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Abstract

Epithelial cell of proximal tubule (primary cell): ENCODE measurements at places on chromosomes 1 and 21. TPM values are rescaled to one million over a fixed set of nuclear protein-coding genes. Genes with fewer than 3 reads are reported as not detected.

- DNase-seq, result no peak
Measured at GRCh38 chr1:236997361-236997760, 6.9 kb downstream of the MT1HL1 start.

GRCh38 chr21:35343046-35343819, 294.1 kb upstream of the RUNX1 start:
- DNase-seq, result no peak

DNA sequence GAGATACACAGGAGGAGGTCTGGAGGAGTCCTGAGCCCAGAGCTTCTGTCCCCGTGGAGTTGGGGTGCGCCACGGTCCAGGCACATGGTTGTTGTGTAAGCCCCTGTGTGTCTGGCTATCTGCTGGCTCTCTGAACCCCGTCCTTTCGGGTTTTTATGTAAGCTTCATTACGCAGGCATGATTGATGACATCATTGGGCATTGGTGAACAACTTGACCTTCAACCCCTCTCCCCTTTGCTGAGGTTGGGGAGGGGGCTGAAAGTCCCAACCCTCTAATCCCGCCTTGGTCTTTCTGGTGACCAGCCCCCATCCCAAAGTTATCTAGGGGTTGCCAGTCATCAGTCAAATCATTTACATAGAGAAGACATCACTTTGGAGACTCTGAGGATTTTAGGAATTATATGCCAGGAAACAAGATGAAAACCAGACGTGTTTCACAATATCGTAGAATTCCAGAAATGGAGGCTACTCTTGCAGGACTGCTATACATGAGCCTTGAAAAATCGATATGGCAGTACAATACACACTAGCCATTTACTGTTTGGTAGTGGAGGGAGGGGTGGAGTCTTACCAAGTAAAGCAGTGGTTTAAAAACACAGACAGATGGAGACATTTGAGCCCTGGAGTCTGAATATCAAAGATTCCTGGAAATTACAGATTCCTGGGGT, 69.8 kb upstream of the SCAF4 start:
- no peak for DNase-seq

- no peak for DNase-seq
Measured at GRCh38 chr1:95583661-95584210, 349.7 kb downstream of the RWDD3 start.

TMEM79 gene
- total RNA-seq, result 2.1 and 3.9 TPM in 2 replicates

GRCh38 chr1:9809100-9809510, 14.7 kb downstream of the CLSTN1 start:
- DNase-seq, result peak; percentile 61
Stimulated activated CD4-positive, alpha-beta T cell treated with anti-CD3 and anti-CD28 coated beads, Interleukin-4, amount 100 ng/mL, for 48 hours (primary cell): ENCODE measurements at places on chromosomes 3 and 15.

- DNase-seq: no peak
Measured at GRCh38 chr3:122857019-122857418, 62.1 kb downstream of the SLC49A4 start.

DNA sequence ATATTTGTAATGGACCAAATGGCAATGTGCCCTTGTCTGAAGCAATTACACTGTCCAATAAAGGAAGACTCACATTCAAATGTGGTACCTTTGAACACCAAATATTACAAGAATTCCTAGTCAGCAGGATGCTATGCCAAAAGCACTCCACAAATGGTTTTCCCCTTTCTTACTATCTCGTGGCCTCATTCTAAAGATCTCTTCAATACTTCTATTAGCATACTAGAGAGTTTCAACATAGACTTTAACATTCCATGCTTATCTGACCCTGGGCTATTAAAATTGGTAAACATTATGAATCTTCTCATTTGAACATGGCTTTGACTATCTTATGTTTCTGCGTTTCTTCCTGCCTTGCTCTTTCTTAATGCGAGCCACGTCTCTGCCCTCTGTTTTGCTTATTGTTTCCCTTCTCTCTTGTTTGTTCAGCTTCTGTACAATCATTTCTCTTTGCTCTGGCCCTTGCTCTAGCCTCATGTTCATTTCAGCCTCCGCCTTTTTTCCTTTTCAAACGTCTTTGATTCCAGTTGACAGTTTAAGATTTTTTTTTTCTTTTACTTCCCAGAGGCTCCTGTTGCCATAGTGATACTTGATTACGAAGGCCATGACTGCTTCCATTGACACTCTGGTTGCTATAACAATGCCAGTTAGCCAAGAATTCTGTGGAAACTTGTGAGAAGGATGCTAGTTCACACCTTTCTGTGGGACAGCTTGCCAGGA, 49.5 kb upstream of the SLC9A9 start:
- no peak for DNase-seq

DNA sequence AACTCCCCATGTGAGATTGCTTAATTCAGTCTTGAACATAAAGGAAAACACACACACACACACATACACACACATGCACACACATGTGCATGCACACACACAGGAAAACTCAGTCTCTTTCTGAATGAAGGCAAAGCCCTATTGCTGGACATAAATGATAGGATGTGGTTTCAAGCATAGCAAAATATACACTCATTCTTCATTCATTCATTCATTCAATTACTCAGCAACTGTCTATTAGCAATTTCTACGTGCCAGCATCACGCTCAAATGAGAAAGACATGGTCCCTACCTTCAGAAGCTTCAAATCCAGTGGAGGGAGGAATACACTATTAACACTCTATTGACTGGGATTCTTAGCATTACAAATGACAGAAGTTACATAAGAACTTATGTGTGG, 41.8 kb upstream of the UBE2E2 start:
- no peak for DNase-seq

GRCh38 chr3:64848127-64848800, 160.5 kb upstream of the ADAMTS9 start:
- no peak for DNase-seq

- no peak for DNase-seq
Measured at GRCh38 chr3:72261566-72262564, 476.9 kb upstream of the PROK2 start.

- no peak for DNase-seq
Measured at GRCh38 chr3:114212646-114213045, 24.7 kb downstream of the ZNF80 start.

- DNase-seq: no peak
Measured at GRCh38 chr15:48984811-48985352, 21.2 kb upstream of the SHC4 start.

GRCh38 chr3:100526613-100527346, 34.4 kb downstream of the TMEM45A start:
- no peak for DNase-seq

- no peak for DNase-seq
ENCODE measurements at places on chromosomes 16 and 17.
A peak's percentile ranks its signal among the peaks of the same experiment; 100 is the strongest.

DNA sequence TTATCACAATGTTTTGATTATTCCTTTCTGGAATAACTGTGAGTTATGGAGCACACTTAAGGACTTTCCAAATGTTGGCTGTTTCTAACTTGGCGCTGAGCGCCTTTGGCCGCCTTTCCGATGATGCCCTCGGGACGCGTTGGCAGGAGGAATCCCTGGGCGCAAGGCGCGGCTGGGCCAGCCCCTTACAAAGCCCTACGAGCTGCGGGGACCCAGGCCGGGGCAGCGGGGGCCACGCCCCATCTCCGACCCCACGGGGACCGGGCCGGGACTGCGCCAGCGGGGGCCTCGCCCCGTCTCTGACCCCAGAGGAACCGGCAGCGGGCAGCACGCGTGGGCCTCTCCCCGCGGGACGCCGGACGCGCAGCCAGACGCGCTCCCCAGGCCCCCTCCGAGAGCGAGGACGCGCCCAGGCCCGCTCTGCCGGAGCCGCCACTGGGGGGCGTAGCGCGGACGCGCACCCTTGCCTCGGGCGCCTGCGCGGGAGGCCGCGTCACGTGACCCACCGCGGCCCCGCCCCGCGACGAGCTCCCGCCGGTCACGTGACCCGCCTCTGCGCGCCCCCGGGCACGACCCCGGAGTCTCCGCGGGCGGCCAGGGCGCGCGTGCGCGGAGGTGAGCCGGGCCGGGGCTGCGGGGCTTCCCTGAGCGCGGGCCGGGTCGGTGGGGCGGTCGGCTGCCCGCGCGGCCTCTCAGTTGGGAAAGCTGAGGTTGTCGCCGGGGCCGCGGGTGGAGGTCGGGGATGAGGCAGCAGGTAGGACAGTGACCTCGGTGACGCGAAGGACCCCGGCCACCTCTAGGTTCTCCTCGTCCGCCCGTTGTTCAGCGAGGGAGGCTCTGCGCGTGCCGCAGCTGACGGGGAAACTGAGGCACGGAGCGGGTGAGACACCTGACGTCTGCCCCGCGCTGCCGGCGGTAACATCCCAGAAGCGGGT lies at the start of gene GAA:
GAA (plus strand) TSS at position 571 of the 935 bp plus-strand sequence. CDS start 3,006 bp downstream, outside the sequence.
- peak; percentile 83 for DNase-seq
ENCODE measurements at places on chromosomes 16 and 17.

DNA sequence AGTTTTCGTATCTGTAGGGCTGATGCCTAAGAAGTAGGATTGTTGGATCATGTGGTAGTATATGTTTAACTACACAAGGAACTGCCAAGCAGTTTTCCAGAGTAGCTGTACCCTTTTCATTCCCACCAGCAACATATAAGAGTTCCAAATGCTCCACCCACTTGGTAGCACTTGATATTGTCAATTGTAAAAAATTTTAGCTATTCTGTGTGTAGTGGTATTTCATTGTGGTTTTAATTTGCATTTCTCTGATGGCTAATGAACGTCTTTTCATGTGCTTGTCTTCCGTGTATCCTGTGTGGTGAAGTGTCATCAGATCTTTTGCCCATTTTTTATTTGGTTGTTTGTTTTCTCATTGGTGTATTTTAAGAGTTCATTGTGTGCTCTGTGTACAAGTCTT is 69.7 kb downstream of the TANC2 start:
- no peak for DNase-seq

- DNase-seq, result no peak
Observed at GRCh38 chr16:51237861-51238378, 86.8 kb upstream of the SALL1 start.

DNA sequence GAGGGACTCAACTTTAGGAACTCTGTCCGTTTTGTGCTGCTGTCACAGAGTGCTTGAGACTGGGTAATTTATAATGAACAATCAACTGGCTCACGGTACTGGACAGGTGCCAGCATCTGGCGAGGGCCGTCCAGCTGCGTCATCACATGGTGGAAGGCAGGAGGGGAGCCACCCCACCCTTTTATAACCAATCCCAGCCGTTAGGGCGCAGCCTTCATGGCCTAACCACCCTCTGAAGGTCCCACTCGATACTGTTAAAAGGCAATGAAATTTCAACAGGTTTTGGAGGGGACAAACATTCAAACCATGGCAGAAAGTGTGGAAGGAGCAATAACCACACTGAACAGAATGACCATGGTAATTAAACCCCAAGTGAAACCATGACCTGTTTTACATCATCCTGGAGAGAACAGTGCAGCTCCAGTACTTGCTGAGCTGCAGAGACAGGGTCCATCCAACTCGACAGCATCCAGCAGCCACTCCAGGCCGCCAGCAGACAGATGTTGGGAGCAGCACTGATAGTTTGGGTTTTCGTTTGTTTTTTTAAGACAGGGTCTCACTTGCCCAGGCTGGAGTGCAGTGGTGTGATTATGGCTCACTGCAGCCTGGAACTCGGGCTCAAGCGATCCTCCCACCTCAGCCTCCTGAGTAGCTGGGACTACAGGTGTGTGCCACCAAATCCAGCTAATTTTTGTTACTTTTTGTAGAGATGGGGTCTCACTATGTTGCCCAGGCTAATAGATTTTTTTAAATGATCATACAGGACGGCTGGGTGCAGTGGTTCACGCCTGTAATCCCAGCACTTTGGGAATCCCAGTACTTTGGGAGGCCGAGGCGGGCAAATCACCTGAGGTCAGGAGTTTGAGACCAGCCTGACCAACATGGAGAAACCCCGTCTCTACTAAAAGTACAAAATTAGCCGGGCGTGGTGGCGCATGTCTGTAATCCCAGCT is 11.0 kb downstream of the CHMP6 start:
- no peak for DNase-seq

We use insights from the literature on currency crises to offer an analytical treatment of the crisis in the market for Greek government bonds. We argue that the crisis itself and its escalating nature are very likely to be the result of: (i) steady deterioration of Greek macroeconomic fundamentals over 2001–09 to levels inconsistent with long-term EMU participation; and (ii) a double shift in markets’ expectations, from a regime of credible commitment to future EMU participation under an implicit EMU/German guarantee of Greek fiscal liabilities, to a regime of non-credible EMU commitment without fiscal guarantees, respectively occurring in November 2009 and February/March 2010. We argue that the risk of contagion to other periphery EMU countries is significant; and that without extensive structural reforms, the sustainability of the EMU is in question.